Gigabyte’s updater alone might have raised concerns for users who don’t trust Gigabyte to silently install code on their machine with a nearly invisible tool—or who worry that Gigabyte’s mechanism could be exploited by hackers who compromise the motherboard manufacturer to exploit its hidden access in a software supply chain attack. But Eclypsium also found that the update mechanism was implemented with glaring vulnerabilities that could allow it to be hijacked: It downloads code to the user’s machine without properly authenticating it, sometimes even over an unprotected HTTP connection, rather than HTTPS. This would allow the installation source to be spoofed by a man-in-the-middle attack carried out by anyone who can intercept the user’s internet connection, such as a rogue Wi-Fi network.
In other cases, the updater installed by the mechanism in Gigabyte’s firmware is configured to be downloaded from a local network-attached storage device (NAS), a feature that appears to be designed for business networks to administer updates without all of their machines reaching out to the internet. But Eclypsium warns that in those cases, a malicious actor on the same network could spoof the location of the NAS to invisibly install their own malware instead.
Eclypsium says it has been working with Gigabyte to disclose its findings to the motherboard manufacturer, and that Gigabyte has said it plans to fix the issues. Gigabyte did not respond to WIRED’s multiple requests for comment regarding Eclypsium’s findings.
Even if Gigabyte does push out a fix for its firmware issue—after all, the problem stems from a Gigabyte tool intended to automate firmware updates—Eclypsium’s Loucaides points out that firmware updates often silently abort on users’ machines, in many cases due to their complexity and the difficulty of matching firmware and hardware. “I still think this will end up being a fairly pervasive problem on Gigabyte boards for years to come,” Loucaides says.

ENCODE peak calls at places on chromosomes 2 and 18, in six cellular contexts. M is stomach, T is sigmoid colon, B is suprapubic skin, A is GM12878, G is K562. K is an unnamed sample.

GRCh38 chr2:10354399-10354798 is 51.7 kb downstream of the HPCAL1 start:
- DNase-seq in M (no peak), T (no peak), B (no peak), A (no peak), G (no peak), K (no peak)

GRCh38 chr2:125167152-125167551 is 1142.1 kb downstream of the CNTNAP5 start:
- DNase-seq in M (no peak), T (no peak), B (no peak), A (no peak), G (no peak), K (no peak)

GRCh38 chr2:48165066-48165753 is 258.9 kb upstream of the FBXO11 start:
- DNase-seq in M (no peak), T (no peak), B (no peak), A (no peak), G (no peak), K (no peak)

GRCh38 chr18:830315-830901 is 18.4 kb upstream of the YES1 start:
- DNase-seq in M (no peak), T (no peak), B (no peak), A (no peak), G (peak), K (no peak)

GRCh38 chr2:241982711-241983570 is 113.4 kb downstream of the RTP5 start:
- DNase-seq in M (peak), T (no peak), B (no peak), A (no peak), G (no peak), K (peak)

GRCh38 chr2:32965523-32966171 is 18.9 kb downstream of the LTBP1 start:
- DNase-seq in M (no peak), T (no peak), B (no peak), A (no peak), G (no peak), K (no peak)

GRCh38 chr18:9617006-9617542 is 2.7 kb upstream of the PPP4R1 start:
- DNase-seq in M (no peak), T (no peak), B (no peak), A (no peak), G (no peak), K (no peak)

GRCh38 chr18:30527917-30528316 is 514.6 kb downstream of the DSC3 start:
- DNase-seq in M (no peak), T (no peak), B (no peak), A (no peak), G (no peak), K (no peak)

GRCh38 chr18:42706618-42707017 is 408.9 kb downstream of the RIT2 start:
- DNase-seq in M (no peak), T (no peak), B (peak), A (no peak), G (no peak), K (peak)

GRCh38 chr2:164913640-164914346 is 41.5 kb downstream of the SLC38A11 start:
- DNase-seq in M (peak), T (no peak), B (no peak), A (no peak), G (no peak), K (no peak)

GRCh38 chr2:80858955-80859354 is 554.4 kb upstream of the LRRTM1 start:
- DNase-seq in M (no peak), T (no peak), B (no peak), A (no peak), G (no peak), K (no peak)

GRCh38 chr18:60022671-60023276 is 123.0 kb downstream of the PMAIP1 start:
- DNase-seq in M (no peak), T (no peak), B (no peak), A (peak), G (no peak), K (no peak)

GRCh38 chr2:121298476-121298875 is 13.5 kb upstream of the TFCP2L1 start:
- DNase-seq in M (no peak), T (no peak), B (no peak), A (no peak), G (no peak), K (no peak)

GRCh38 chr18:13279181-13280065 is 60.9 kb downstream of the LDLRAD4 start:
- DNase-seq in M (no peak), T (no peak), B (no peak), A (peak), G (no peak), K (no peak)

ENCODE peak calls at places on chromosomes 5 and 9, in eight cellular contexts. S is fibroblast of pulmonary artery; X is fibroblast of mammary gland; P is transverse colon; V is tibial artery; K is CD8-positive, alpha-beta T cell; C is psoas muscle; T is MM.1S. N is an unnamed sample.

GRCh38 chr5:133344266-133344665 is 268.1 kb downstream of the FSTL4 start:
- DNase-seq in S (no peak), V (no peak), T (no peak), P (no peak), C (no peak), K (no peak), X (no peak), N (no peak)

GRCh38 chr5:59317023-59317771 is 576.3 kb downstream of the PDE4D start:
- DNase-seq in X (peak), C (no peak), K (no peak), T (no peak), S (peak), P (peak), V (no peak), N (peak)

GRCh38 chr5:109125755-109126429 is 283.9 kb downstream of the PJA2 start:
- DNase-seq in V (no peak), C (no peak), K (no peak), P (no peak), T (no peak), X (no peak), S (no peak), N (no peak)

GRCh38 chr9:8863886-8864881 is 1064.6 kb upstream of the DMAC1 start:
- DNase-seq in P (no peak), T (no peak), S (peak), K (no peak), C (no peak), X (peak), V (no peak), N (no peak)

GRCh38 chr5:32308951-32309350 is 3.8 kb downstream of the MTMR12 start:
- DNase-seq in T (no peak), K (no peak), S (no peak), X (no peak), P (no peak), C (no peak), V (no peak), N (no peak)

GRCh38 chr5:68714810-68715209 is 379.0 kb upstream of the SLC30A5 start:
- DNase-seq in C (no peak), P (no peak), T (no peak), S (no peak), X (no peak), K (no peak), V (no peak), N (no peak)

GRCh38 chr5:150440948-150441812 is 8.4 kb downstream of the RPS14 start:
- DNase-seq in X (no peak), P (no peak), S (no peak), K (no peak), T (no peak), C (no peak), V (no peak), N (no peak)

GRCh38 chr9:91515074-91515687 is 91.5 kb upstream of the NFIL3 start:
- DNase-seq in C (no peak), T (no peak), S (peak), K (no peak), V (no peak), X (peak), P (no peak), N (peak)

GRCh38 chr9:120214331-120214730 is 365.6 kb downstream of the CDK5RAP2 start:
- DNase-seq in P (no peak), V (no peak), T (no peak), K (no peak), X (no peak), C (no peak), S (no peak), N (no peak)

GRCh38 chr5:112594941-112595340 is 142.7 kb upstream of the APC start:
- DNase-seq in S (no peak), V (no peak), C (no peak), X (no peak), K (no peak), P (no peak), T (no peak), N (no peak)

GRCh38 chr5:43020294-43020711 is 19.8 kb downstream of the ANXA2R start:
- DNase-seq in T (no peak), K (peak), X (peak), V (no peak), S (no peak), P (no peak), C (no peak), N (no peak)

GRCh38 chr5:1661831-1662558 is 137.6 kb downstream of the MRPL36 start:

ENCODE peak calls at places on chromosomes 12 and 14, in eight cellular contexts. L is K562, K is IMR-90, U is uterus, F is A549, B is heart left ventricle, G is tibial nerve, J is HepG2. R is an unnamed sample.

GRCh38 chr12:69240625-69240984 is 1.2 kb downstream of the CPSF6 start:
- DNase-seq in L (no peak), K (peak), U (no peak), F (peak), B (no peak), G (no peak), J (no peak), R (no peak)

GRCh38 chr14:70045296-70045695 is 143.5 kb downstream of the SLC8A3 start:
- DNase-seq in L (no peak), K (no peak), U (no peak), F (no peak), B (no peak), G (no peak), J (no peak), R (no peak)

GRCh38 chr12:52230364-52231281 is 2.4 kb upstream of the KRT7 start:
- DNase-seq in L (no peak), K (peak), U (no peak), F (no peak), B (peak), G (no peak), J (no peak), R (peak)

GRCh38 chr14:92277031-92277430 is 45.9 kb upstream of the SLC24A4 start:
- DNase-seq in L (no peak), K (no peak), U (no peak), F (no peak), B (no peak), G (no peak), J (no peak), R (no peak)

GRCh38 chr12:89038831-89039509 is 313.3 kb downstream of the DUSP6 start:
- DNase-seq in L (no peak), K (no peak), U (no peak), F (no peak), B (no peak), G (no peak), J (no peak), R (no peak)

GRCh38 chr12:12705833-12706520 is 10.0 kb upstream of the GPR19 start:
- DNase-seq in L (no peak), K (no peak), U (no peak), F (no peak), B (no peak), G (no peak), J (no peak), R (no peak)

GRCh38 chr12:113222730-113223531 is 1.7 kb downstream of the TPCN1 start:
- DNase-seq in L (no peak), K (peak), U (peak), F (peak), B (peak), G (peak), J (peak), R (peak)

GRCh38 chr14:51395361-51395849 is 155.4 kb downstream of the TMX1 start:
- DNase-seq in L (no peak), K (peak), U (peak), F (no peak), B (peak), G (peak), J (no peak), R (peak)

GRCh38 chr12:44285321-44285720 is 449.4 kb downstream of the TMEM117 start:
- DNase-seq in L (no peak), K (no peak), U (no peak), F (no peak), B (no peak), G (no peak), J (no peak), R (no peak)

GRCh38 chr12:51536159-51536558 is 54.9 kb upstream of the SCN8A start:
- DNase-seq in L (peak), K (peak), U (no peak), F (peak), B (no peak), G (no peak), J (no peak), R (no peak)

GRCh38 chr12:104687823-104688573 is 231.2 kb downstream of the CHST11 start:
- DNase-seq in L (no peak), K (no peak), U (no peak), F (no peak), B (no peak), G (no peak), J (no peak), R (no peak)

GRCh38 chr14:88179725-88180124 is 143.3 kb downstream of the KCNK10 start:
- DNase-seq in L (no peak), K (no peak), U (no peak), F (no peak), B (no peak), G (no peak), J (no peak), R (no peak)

Given the millions of potentially affected devices, Eclypsium’s discovery is “troubling,” says Rich Smith, who is the chief security officer of supply-chain-focused cybersecurity startup Crash Override. Smith has published research on firmware vulnerabilities and reviewed Eclypsium’s findings. He compares the situation to the Sony rootkit scandal of the mid-2000s. Sony had hidden digital-rights-management code on CDs that invisibly installed itself on users’ computers and in doing so created a vulnerability that hackers used to hide their malware. “You can use techniques that have traditionally been used by malicious actors, but that wasn’t acceptable, it crossed the line,” Smith says. “I can’t speak to why Gigabyte chose this method to deliver their software. But for me, this feels like it crosses a similar line in the firmware space.”
Smith acknowledges that Gigabyte probably had no malicious or deceptive intent in its hidden firmware tool. But by leaving security vulnerabilities in the invisible code that lies beneath the operating system of so many computers, it nonetheless erodes a fundamental layer of trust users have in their machines. “There’s no intent here, just sloppiness. But I don’t want anyone writing my firmware who’s sloppy,” says Smith. “If you don’t have trust in your firmware, you’re building your house on sand.”